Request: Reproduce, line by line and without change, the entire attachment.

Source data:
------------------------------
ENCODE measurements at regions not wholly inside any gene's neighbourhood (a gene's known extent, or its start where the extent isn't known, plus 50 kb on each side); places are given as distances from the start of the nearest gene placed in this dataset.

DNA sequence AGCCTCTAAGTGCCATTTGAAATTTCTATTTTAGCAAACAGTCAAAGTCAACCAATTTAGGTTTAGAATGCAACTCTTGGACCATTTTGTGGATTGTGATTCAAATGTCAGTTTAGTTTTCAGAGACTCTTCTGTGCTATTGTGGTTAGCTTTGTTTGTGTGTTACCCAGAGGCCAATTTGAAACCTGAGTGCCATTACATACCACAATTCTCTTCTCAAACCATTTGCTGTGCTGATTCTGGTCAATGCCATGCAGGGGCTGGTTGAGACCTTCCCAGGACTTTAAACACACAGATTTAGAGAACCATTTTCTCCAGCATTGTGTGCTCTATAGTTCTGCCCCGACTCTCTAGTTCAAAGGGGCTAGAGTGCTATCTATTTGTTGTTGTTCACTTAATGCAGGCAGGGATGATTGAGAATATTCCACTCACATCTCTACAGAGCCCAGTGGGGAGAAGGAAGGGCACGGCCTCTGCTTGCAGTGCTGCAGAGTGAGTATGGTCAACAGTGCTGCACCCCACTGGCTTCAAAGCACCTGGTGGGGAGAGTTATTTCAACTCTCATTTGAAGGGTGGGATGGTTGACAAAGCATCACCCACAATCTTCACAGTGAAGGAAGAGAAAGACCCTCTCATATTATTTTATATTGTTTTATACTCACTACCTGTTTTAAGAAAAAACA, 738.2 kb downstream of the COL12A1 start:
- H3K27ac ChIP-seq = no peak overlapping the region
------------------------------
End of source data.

ENCODE measurements at regions not wholly inside any gene's neighbourhood (a gene's known extent, or its start where the extent isn't known, plus 50 kb on each side); places are given as distances from the start of the nearest gene placed in this dataset.

DNA sequence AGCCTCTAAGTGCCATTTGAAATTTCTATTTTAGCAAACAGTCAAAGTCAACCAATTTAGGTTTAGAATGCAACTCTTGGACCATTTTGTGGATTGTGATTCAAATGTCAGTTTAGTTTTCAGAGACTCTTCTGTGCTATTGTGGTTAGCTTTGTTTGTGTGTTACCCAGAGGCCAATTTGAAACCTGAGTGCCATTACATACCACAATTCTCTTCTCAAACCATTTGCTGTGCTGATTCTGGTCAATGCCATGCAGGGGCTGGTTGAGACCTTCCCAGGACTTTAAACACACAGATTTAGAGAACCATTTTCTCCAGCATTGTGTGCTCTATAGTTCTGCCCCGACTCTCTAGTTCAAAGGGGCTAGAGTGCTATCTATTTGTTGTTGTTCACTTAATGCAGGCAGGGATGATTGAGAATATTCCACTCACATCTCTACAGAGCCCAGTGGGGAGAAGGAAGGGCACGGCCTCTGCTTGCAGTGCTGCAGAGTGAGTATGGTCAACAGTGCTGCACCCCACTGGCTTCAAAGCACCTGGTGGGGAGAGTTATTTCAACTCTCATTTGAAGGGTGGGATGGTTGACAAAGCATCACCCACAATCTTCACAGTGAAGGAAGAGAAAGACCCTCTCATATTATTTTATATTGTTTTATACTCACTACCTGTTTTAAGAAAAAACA, 738.2 kb downstream of the COL12A1 start:
- H3K27ac ChIP-seq = no peak overlapping the region